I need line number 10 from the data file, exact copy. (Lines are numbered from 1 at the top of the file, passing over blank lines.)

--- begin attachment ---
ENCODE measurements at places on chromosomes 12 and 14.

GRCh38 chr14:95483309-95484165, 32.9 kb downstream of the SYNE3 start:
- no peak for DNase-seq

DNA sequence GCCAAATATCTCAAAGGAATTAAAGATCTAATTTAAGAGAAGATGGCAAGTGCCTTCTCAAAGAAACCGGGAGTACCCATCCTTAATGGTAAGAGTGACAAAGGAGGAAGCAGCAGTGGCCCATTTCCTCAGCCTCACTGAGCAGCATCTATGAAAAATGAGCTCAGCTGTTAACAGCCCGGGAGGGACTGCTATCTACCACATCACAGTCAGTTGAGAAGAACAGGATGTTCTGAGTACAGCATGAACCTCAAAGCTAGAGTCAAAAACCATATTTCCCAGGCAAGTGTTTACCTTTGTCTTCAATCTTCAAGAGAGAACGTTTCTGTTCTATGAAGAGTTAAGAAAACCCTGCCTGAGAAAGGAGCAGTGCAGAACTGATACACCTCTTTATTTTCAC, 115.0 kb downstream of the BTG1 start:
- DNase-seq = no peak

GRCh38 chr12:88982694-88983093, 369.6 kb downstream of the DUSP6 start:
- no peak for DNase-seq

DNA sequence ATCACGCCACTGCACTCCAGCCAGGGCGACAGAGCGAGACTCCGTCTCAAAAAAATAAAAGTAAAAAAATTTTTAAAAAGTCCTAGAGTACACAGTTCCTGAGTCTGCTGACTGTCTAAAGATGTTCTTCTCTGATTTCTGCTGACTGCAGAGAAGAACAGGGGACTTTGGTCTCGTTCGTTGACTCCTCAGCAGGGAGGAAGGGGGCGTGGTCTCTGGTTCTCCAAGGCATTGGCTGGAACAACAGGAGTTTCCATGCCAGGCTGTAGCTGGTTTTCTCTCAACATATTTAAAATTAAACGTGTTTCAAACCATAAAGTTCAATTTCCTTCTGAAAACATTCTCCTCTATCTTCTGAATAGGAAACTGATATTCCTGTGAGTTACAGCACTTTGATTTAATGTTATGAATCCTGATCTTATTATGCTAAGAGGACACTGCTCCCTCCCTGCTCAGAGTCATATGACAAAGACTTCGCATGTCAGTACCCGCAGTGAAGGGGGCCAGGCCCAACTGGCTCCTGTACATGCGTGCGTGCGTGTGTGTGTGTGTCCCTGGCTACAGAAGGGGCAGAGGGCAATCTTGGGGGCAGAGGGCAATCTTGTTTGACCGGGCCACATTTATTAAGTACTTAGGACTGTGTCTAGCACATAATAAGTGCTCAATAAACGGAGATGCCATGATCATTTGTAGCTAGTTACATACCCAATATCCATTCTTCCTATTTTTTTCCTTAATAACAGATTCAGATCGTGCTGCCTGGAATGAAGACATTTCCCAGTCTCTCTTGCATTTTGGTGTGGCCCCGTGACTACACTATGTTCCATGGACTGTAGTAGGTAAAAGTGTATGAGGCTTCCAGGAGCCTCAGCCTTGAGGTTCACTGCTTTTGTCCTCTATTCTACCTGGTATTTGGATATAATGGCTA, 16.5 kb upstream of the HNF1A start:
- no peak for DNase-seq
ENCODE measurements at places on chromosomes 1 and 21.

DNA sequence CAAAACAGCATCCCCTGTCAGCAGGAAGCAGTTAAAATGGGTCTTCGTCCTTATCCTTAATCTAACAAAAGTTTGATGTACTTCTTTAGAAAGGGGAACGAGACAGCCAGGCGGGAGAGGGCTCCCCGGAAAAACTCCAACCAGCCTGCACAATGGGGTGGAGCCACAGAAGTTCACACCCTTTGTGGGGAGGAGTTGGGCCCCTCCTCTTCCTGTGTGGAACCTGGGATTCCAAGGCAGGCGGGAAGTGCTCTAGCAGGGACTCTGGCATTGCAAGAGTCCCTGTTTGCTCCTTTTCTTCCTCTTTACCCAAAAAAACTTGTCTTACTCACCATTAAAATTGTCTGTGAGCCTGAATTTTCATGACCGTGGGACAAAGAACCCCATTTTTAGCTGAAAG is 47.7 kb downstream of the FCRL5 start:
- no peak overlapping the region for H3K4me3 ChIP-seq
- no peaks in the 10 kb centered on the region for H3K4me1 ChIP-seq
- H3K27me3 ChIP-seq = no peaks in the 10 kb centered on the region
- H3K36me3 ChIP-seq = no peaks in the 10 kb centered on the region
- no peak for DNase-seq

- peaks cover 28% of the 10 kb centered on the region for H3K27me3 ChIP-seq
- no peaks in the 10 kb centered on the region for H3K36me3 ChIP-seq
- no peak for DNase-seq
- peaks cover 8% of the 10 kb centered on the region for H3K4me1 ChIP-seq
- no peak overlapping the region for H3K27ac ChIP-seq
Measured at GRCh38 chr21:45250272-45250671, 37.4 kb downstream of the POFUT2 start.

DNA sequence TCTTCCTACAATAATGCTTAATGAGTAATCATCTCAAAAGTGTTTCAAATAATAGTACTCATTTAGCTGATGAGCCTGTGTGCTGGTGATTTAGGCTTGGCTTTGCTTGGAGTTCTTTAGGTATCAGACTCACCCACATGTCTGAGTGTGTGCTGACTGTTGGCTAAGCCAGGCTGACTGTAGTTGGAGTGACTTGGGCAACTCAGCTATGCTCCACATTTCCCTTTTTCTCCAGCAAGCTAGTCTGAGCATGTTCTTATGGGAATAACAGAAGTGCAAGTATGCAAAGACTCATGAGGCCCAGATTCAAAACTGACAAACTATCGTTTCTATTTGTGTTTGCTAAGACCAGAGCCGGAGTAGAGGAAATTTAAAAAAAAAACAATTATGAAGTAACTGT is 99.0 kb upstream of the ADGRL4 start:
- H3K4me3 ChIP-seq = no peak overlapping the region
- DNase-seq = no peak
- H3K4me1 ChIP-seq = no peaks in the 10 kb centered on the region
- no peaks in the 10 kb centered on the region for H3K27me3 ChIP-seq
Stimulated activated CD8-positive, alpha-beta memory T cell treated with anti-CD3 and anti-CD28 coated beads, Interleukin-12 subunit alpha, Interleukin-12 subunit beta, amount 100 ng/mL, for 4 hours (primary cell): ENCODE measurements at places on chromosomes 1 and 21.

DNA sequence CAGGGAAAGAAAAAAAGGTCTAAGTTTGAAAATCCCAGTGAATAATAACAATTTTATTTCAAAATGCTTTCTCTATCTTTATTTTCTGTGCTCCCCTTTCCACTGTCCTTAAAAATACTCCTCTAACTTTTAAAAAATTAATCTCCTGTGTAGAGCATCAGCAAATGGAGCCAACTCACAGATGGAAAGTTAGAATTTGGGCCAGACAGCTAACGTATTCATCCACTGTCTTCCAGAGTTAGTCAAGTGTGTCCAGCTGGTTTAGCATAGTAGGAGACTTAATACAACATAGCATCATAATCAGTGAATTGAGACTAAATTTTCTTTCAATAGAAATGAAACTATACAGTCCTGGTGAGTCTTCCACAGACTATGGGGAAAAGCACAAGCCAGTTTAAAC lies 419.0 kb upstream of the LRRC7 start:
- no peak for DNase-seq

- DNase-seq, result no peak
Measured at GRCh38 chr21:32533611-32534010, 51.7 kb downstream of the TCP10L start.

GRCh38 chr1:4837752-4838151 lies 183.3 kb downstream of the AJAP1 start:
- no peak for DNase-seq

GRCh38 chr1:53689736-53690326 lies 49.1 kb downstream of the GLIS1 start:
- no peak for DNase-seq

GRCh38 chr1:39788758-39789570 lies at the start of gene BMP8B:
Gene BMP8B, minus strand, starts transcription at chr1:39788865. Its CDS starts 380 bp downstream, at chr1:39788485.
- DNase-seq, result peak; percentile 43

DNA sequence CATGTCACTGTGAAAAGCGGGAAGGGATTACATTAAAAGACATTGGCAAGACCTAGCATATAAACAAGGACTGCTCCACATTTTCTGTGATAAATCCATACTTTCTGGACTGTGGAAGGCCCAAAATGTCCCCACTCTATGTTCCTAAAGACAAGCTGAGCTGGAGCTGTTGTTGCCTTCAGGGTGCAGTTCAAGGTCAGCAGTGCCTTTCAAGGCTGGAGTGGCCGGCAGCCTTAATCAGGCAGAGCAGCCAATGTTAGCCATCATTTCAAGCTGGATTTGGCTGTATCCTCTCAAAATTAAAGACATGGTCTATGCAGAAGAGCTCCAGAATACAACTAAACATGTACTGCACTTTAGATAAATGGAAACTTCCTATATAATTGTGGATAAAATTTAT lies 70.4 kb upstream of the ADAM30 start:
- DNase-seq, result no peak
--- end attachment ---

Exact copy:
ENCODE measurements at places on chromosomes 1 and 21.